Wednesday, 16 November 2011

Les is More

While the bus industry counts many entertaining characters among its staff, the same is equally true of the customers. While the vast majority are polite, unassuming and go about their business with nothing more than a "good morning", "please" or "thank you", there are those who become part of folklore.

Meet Les.

One of our less well known activities is to operate the network of free buses into Sainsbury's at Ferndown on behalf of Xelabus, a commitment that allows us to think of ourselves as a Dorset operator at least on two days of the week! As you can see from the timetable this is a fairly complex network of five interworking local routes into the store.

Les is in charge of route SA4, not that anyone ever calls it that.

It's not clear by what process Les came to be in charge of SA4, although his military credentials suggest that he probably just lined up the other customers outside the store while waiting for the bus one day, and after a bit of square bashing claimed the title by default. But no-one messes with Les.

Les knows where everyone gets on. He stands near the front of the bus and keeps a note of who is travelling and who isn't. Most of the clientele is of a certain age and - despite falling into the same bracket himself - Les helps them on and off with their trolleys. Two trolleys in particular he keeps with him at the front of the bus, as he does not feel it is safe for them to be parked with their owners.

Les keeps the drivers in order, making it his business to show new ones the route and explain the stopping arrangements. Once the passengers and their shopping are loaded ready for the return journey, he decides when it is time to leave.

I met Les for the first time around a month ago, when I deputised for the regular part-timer we were using on the route one Wednesday. Les was both helpful and engaging, making sure that everyone got the service they expected while chatting away to me about his life and times. I think I scored points for recognising that his accent was from the East Midlands, and this led to a series of anecdotes about his upbringing around Melton Mowbray and subsequent army career.

Today we introduced a new driver to the Ferndown clan, as Martin is going to split his time between wooing his regular bunch of senior devotees on the S2, and wooing a whole new bunch of senior devotees in East Dorset.

Mostly it fell to me to show Martin the way, but when we arrived at Prunus Close on the SA4 all that changed. "Can I leave you to show him the ropes?" I enquired, and was met with a stern look and an assertive "well that's what I normally do" in response. I snuck to the back of the bus with my laptop and got more work done in a 25 minute tour of the back streets of Ferndown than I sometimes achieve in a whole day in the office!

I did interrupt my work long enough to take what passes for an action shot on the Sainsbury's bus...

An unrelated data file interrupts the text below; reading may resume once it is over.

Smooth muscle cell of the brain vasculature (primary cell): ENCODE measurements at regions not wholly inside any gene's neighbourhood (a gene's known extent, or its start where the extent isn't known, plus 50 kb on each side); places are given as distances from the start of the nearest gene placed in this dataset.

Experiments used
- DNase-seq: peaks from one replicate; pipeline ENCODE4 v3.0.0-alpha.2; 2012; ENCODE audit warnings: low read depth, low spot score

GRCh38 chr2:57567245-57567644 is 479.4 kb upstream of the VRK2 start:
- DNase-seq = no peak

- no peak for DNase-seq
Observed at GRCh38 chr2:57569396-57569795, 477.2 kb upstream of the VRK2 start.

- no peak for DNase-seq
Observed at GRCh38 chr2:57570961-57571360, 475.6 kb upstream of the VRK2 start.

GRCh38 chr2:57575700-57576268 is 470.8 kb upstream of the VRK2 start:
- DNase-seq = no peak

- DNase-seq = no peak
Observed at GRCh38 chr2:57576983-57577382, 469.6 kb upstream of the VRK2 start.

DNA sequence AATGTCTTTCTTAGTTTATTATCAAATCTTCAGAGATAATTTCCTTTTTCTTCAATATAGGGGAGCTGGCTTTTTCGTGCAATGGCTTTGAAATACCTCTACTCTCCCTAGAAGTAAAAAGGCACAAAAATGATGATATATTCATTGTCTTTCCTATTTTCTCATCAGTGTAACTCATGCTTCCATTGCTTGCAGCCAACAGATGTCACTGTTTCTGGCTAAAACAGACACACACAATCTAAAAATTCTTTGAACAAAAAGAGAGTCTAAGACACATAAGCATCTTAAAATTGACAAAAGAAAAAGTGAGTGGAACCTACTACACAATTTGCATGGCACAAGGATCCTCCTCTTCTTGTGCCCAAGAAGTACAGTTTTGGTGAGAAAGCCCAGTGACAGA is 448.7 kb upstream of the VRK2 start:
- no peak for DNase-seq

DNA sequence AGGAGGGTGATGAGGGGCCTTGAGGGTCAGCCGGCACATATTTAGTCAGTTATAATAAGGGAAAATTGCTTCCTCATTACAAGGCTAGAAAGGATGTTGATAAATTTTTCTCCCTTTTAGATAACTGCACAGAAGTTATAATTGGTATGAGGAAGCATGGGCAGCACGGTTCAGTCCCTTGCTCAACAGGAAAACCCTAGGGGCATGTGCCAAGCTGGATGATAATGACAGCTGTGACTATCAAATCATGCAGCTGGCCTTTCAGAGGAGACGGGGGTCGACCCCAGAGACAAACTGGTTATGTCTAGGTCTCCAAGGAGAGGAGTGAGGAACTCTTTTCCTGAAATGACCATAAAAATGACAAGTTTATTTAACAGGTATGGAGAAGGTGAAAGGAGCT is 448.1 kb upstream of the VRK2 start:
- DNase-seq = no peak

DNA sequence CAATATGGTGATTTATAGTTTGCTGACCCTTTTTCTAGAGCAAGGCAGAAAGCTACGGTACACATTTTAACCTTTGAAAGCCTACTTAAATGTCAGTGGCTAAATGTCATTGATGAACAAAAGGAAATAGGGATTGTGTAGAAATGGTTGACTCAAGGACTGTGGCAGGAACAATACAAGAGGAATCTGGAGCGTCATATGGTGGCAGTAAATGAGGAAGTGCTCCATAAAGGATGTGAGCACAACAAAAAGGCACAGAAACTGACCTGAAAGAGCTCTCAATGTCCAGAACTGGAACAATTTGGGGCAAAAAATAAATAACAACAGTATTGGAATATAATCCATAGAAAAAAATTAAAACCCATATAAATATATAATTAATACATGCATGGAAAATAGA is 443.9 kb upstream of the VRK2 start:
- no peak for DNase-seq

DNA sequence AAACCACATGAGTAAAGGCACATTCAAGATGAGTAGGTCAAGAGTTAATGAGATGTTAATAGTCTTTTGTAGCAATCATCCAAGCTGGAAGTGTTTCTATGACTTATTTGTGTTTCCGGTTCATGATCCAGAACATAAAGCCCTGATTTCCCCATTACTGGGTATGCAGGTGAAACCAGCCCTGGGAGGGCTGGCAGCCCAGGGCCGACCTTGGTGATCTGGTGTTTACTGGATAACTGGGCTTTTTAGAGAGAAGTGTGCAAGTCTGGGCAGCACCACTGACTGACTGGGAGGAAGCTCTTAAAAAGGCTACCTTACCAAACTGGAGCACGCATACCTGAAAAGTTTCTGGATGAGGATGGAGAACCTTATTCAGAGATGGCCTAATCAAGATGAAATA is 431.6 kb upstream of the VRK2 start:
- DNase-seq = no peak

Here we see Les in his rightful position at the helm, while in the background the door of yet another sheltered housing block is thrown open to yield our next intake of passengers. Inside the bus, the ladies model the latest in Ferndown hair fashion, but none are as smartly presented as Les's "bag for life", immaculately folded on the luggage rack.

All was not well today however. On arrival at the store Les revealed that it had been my job to count the number of passengers getting on, but as he had not briefed me on my responsibilities and I had failed to keep a tally, he was faced with the impossible task of deciding whether everyone was present for the return journey without knowing how many he had to count back on!

Moreover, there is a faint whiff of scandal in the air. It emerges that one of the passengers doesn't talk to Les, as he once offered to help her on with her trolley and she admonished him that she was quite capable of taking care of herself. A rift was thus created which simmers on in the background.

But there is no real doubt that Les is the hero of the SA4, and the route would be much duller without him!


  1. Great to see you back posting over the past few days Phil, I enjoy reading your posts.

    I work for a bus company in South Wales, and many of our drivers do much the same sort of thing as you describe Les does. Only a few days ago, the driver grabbed an elderly lady's bags and looked like he was running off with them, only to run up the lady's steps to her front door and leave them there for her as the passengers sat there chuckling to themselves!

  2. Great post Phil,

    And I must also commend you on the presentation of the vehicle! That has to be one of the best interiors I have witnessed, second to Stagecoach Gold of course!

  3. Thanks Anon and Andi!

    That's a great story about that driver, Anon. We think it's so important that drivers (and passengers!) are allowed to express their own individuality, and not be corporate clones.

    As for the bus interior, well thanks :) We struggled for a long time with the standard of presentation, but we've got a really great interior cleaner now who does a superb job. Across the fleet we suffer from having too many different moquettes, but the one in this picture we can't get any more. We're working on it though!